School of Economics
The University of Sydney
Neuroeconomics, Behavioral Economics, Experimental Economics and Microeconomic Theory
Professor Tymula combines theory and methodology from economics, psychology, and neuroscience for a better understanding of how people decide, why they sometimes make seemingly wrong decisions, and how to make them better choosers. Since arriving in Australia in 2013, Professor Tymula has been awarded over 33 million in nationally competitive grants as a Chief Investigator, including Centre of Excellence, DECRA, Discovery, Linkage grants.
In 2017 Professor Tymula became the first Australian researcher to receive the Society for Neuroeconomics Award for contributions towards the understanding of decision-making. In 2019-2021, she is the board member of the Society for Neuroeconomics.
Professor Tymula has consistently published in top 1% journals including Nature Communications, American Journal of Political Science, and Proceedings of the National Academy of Sciences of the United States of America. 30% of her papers are in the top 10% cited worldwide. She regularly presents her research to domestic and international peers through keynotes, seminars, and workshops and delivered over 90 scientific presentations over her career, including six keynotes.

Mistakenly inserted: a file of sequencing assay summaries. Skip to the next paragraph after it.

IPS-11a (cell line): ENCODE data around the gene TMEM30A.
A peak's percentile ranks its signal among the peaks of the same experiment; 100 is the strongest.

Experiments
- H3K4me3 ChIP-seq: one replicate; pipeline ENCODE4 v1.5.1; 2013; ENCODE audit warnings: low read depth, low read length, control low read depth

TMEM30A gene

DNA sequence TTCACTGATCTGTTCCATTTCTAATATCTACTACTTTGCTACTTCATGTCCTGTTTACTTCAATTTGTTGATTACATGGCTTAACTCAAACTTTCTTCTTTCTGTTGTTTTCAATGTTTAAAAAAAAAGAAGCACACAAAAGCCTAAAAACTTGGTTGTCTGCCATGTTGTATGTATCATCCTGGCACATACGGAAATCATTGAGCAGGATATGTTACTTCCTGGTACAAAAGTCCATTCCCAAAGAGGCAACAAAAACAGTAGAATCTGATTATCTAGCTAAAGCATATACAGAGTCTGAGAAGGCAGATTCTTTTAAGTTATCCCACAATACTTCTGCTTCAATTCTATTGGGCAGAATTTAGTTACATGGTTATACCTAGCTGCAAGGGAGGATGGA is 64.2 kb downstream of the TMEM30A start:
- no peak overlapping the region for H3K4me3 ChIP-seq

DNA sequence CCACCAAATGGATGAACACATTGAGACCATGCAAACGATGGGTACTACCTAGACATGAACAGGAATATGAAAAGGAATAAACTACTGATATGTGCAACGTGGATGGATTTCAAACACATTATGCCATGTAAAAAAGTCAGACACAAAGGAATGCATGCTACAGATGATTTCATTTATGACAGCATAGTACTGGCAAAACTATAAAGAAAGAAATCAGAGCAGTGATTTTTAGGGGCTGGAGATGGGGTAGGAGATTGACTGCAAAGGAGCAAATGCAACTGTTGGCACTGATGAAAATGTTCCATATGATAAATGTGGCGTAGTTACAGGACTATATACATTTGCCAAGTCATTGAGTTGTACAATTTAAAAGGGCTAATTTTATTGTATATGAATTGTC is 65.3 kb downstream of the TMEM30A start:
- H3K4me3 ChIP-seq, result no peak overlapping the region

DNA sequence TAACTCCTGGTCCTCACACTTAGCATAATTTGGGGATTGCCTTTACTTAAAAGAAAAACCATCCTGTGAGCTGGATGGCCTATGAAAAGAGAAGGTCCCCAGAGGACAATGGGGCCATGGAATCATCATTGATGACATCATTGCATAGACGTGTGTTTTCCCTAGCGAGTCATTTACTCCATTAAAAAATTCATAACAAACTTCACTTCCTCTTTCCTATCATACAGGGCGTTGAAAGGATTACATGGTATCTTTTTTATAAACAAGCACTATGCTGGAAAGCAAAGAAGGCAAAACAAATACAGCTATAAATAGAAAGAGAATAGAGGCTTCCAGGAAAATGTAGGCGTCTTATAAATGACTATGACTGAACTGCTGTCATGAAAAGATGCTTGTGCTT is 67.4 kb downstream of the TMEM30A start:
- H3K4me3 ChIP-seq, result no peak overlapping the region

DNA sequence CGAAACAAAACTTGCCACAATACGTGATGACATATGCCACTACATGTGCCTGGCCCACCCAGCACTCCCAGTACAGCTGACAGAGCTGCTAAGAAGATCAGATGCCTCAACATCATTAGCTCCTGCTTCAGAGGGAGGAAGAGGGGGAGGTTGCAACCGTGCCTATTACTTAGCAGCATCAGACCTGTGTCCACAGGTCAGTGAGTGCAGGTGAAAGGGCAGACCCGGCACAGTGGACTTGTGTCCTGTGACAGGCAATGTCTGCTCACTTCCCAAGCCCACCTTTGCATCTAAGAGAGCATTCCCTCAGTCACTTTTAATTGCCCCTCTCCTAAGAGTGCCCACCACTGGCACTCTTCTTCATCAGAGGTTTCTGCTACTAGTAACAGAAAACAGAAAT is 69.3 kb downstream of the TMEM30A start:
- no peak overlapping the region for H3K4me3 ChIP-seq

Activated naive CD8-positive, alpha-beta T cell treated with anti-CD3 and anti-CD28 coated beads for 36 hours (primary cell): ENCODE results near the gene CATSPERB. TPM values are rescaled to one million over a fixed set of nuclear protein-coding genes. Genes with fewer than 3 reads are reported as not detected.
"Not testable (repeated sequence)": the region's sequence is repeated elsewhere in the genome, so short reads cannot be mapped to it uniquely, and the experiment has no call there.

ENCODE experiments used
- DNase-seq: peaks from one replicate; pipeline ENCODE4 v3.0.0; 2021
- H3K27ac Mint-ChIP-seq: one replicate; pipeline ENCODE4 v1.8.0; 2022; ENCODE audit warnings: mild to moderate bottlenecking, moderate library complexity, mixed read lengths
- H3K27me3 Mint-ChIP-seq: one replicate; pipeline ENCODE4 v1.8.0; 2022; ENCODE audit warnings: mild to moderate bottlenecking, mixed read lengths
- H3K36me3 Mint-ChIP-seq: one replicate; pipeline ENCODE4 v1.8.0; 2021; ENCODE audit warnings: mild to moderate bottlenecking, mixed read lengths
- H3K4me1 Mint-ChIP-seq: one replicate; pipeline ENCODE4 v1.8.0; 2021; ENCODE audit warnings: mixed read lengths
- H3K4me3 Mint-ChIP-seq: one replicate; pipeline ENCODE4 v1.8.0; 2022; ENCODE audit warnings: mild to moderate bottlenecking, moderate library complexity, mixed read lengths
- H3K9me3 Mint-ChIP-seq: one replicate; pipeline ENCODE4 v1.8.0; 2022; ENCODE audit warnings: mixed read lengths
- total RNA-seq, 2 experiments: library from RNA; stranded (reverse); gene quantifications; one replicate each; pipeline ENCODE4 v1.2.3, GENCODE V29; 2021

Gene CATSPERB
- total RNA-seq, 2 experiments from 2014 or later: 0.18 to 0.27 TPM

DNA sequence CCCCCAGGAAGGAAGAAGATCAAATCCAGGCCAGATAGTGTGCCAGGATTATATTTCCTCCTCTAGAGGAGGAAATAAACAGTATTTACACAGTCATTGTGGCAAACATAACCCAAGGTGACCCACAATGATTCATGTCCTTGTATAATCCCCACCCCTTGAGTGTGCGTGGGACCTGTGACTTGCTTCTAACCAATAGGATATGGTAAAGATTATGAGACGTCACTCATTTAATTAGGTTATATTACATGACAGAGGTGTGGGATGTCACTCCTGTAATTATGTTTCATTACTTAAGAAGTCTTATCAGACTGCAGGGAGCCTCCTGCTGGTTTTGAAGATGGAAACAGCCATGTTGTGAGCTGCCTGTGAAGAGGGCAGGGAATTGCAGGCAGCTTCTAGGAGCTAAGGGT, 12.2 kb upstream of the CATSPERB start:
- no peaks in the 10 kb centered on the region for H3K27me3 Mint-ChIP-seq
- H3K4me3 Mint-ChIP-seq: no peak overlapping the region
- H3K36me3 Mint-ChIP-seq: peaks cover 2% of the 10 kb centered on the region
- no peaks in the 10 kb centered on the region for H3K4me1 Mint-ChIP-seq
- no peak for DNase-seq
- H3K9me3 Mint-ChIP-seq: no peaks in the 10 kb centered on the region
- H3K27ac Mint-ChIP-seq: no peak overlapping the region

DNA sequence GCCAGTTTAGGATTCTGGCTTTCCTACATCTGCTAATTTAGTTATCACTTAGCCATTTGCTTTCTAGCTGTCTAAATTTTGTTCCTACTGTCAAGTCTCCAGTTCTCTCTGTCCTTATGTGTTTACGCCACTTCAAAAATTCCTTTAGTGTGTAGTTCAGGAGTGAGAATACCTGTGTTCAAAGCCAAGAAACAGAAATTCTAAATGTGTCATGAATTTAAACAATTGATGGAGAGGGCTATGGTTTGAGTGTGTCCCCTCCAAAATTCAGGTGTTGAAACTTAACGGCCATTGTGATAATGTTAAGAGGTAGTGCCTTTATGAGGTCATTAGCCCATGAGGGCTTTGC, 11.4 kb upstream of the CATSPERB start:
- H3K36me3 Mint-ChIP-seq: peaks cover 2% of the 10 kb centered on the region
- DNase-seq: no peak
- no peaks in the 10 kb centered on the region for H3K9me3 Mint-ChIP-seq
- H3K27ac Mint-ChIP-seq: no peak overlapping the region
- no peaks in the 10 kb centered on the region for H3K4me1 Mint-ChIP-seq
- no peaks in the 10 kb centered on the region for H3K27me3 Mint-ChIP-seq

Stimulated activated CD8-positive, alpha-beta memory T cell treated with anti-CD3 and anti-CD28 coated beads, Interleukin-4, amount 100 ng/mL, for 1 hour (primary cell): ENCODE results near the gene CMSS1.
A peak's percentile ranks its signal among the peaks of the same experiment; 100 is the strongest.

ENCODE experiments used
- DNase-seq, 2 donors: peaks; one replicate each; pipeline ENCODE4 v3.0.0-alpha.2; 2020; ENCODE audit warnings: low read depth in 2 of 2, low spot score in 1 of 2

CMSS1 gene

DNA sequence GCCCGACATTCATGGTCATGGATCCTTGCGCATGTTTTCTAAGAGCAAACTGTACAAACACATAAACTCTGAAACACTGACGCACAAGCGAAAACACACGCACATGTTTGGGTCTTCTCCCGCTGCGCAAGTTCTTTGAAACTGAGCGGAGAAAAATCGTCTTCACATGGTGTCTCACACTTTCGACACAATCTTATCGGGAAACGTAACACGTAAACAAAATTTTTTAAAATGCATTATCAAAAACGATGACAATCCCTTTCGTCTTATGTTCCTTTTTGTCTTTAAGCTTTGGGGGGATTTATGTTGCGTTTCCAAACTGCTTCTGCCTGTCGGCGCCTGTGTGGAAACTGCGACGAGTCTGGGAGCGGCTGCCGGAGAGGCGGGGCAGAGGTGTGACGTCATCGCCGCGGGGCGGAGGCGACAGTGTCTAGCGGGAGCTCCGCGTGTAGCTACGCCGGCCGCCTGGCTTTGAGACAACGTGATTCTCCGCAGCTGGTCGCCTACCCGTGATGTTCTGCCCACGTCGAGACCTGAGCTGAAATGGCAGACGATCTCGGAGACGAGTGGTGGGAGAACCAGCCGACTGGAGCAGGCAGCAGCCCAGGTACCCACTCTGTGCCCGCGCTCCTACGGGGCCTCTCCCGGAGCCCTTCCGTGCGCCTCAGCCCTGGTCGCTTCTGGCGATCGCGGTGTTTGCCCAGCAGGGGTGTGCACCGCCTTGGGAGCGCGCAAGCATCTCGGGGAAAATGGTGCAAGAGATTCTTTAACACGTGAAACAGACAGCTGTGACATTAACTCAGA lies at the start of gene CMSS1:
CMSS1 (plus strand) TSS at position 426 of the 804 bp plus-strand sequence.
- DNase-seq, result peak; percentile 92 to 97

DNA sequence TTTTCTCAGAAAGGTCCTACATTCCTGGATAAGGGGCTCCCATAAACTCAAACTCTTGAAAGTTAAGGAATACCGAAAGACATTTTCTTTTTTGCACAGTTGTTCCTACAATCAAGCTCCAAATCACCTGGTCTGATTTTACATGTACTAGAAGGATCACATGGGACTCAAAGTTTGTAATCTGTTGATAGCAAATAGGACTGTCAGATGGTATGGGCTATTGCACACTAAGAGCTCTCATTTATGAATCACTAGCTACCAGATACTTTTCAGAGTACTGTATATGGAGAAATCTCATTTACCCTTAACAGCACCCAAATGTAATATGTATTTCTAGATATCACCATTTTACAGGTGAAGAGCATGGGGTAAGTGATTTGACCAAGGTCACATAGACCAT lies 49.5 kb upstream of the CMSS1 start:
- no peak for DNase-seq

Professor Tymula regularly disseminates her research and findings to the public. Her media presence includes interviews with BBC World Newsday, Time, CNN, Huffington Post, Guardian, NBC News, BBC Radio, ABC Science Online, ABC Radio National, Bloomberg Businessweek, and Scientific American.
Professor Tymula maintains strong networks with international collaborations within her field at top academic institutions such as New York University, Yale, University College London, University of Chicago, University of Pennsylvania, and INSEAD.
Scheduled upcoming talks
March 2020 – New York University, Abu Dhabi
May 2020 – Simon Fraser, Vancouver, Canada
2020 Foundations of Utility and Risk (FUR) – submit before January 15th, 2019
Keynotes: Paul Glimcher (NYU), Muriel Niederle (Stanford), John Quah (NUS), John Quiggin (UQ), Larry Samuelson (Yale), Leeat Yariv (Princeton)